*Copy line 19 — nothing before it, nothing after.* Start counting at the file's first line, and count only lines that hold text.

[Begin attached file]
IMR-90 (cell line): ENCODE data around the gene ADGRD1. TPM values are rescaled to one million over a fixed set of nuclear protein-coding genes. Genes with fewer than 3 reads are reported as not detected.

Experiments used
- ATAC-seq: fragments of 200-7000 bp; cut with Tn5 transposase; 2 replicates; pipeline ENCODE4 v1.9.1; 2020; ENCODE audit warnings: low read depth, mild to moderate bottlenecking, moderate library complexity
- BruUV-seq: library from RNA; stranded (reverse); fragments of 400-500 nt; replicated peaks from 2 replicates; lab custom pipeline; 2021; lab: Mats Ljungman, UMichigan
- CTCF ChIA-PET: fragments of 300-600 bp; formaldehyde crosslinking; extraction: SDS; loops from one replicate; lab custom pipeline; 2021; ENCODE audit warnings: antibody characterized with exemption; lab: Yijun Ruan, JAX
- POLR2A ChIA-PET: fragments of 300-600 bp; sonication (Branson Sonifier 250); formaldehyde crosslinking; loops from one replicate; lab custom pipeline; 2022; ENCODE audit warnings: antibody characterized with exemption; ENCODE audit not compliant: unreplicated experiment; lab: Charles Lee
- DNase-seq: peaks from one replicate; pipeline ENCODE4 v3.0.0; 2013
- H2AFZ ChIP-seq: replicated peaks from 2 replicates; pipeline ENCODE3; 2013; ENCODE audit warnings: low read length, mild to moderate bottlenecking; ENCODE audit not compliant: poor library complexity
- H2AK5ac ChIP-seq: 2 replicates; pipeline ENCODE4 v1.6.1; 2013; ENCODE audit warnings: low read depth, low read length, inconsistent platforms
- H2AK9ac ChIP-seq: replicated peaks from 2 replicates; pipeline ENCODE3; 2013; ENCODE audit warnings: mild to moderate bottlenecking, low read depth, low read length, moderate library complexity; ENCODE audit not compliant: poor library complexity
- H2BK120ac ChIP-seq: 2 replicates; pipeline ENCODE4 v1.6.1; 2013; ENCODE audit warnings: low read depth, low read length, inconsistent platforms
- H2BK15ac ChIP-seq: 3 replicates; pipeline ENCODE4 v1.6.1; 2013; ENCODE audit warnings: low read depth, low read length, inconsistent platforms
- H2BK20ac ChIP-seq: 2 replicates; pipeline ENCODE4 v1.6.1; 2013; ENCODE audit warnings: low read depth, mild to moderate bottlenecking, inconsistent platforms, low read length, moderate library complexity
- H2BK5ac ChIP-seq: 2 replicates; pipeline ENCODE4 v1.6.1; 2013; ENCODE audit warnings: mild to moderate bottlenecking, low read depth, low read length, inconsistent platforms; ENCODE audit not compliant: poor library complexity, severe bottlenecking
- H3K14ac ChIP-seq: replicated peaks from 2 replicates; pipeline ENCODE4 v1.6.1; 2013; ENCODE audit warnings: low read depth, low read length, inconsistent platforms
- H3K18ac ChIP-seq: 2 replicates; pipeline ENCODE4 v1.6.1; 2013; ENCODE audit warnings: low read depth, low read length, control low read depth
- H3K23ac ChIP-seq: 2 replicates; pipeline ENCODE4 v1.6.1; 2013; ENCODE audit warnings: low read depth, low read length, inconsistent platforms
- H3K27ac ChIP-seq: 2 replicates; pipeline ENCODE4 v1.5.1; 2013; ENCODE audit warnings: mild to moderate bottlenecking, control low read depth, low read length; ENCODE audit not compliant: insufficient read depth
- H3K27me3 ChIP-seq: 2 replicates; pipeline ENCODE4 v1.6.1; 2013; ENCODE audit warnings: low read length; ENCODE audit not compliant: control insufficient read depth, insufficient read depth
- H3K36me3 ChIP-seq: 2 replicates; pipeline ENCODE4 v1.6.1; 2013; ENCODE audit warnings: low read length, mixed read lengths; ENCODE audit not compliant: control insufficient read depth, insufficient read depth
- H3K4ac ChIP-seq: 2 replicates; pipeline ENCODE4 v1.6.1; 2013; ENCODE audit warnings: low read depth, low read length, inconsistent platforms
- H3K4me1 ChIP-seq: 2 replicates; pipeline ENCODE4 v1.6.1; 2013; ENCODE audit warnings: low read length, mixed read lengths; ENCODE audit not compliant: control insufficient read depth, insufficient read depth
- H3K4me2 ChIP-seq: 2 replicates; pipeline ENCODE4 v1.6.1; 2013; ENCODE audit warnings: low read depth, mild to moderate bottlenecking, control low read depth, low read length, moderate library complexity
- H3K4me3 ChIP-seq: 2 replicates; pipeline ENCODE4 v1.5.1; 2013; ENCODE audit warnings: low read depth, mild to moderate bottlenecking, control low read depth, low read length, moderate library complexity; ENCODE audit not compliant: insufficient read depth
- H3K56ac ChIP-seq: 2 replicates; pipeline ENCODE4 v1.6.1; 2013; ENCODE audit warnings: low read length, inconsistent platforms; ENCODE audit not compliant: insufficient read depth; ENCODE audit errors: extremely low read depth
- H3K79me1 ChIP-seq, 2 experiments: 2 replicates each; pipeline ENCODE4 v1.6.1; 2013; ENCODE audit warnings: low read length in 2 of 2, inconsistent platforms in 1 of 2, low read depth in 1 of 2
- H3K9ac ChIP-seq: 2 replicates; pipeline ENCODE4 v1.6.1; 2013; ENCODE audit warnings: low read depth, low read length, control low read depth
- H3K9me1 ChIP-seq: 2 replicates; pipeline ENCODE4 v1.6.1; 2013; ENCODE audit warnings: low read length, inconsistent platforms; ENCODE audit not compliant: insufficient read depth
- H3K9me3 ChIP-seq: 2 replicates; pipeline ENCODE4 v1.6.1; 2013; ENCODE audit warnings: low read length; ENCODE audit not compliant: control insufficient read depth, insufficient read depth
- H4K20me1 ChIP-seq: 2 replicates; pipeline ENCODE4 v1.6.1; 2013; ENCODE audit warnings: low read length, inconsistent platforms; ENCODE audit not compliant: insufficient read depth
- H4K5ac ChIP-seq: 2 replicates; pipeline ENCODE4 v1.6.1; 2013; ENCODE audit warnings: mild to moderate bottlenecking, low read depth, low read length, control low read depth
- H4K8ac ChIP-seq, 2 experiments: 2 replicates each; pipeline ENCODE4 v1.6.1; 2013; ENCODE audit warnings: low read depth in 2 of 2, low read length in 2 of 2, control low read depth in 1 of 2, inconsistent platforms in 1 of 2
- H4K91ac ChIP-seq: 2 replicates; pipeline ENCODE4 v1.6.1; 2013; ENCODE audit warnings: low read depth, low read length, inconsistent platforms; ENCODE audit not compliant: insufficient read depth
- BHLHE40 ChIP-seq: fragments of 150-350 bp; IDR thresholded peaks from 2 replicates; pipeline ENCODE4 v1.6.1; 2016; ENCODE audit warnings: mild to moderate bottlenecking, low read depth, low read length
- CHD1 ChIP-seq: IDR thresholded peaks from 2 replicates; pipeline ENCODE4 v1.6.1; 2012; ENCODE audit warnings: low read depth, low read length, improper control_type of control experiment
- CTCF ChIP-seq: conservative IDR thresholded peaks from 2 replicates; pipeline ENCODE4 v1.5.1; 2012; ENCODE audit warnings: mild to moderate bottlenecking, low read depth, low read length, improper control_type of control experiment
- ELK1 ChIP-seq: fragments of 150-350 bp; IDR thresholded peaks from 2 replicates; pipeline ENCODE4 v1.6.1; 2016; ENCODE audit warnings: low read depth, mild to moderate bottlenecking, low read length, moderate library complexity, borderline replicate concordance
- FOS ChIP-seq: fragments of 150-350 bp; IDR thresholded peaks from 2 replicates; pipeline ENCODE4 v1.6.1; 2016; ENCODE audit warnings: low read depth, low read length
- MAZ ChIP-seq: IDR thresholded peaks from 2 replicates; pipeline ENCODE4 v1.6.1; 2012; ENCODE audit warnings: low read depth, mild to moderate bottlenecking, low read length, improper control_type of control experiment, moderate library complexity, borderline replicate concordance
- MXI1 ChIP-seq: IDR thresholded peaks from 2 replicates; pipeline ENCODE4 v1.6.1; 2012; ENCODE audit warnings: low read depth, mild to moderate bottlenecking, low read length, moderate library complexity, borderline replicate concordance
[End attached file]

- H3K27me3 ChIP-seq: 2 replicates; pipeline ENCODE4 v1.6.1; 2013; ENCODE audit warnings: low read length; ENCODE audit not compliant: control insufficient read depth, insufficient read depth